What happens when children in a public school of rural Bihar go for their exams, is startlingly different from our realities in Urban India.Swati Saxena
Jaiti, an India Fellow from 2017-18 cohort is working at Quest Alliance in Samastipur, Bihar. She supports the team to set-up and runs community resource centers for better learning outcomes among children.
What if I ask you to recall the scene of your classroom during an examination. I remember pin drop silence. Those 3 hours used to be the most silent hours of the entire year. I can still recall the tick-tock sound of the clock during that time. After every few minutes, the invigilator would remind us how much time was left. I used to carry 3-4 sharpened pencils so that my time doesn't get wasted in sharpening while I'm writing. We would get scolded even if we look up!
Recently, my image of such an exam hall shattered when I started working with government schools in Samastipur, Bihar. As a part of my project, my mentor and I visit these schools to conduct workshops with school teachers. The other day we reached a little earlier. The exams were going on.
I spoke to the headmaster and found out that only primary school students had their exams. I walked towards the 3rd grade classroom and began to hear the sound of students. A teacher walked out of the class. Inside, the kids were sitting in a group on the floor. A few students had one answer sheet which had all the answers written. Those who did not know how to read and write were being helped by senior students. The teacher had come back, annoyed.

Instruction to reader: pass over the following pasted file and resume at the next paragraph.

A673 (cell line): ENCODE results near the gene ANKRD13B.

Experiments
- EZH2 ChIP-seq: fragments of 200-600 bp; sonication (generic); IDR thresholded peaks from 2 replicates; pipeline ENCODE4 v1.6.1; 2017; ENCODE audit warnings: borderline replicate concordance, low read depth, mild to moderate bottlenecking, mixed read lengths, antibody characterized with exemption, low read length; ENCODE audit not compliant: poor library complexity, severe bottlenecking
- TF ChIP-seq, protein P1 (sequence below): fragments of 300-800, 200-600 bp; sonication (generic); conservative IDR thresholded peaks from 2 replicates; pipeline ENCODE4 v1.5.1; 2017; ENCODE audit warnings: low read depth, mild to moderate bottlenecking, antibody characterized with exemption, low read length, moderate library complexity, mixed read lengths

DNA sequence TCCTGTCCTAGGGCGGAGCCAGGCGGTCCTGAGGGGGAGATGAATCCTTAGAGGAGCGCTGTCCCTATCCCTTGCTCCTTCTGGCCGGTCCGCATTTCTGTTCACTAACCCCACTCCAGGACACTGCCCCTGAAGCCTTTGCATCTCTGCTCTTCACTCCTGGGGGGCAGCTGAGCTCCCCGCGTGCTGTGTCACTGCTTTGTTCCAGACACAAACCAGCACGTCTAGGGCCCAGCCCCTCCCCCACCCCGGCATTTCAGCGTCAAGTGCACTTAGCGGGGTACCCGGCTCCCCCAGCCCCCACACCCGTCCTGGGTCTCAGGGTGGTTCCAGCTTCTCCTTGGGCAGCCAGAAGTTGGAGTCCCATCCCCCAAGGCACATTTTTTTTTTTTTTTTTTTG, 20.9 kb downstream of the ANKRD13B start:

I was surprised and filled with questions like ”What's going on here?” and ”Is this an exam hall?”.
Ultimately, I could not stop myself from asking the teacher, "Aaj exam tha na? Ye kya ho raha hai?". She replied, “Yes, but what does one do". She continued,
"Most of the students don't know how to read and write. Plus, the question paper is tough for them. They cannot read English words properly. How will they read whole sentences and then write answers. Question paper should be easier for students to understand. Plus, these children don’t have books to study, and because of no-detention policy, we are bound to pass each one of them.”
With this I came to terms with reality of an examination, so different from my own. It wasn’t for me to announce a verdict of how fair or unfair this was, given the situation. But, that's our truth away from the comfort of our homes, where education is only about passing tough exams. We set the rules of delivering content without thinking about its consequences.
Will these children ever learning anything from education and be ready to be employed for the jobs they wish to do? The question is for all of us to answer!